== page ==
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Python Basics: Finding and Fixing Code Bugs (Summary)

In this chapter, you learned about IDLE’s Debug window. You saw how to inspect the values of variables, insert breakpoints, and use the Step, Go, Over, and Out buttons.

You also got some practice debugging a faulty function using a four-step process for identifying and removing bugs:

  1. Guess where the bug is located.
  2. Set a breakpoint and inspect the code.
  3. Identify the error and attempt to fix it.
  4. Repeat steps one through three until the error is fixed.

Debugging is as much an art as it is a science. The only way to master debugging is to get a lot of practice with it!

If you’d like to learn more about the concepts covered in this course, then check out:

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00:00 Congratulations. You’ve made it to the end of this Python Basics course about finding and fixing code bugs. Did you see how you just fixed that code bug? Nice work.

00:12 While going through the lessons of this course, you first learned about how to use IDLE’s Debug Control window, and then you practiced debugging on a buggy function.

00:23 To get started with IDLE’s Debug Control window, you first need to open it, and you can do that from the interactive window by going to the menu option Debug and then click Debugger. That opens up the Debug Control window.

00:36 And you will also see that there’s the string [DEBUG ON] displayed in the prompt of your interactive window. Once you see that, you know you’re good and you can get started debugging.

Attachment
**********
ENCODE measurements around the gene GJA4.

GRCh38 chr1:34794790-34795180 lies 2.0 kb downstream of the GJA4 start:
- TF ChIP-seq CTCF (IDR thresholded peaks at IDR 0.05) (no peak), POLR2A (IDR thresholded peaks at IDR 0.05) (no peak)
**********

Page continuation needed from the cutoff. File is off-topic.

00:49 You then also learned about the user interface elements in IDLE’s, Debug Control window. You learned about the different buttons—Step, Out, Over, Go, and Quit—of which Step is the one that goes line by line, Out takes you out of a function, Over steps over a certain function, Go runs until the next breakpoint, and Quit stops the debugger without exiting the Debug Control window.

01:16 You learned about the four checkboxes on the top-right of the Debug Control window. Those are Stack, Locals, Globals, and Source, of which three of those are directly related to a panel in the Debug Control window. Those are Stack, Locals, and Globals.

01:33 And you also learned about what you can see inside of these panels while you debug your program.

01:41 Then you learned about the four debugging steps. You start by guessing where the bug is located. Then you set a breakpoint and inspect the code. You identify the error and attempt to fix it.

01:52 And then you repeat steps one to three until the error is actually fixed. After going over these four steps in theory, you also practiced them on a buggy program. And the buggy program you worked with had a function called add_underscores() that takes a string and should return a string with each character separated with underscores.

02:14 Instead, it only returned the final letter and an underscore. So you went into this buggy program and worked on fixing it, following the four steps, and you managed to debug it, which means that the actual output was the same as the expected output, and you have a non-buggy program at the end. Yay! Congratulations.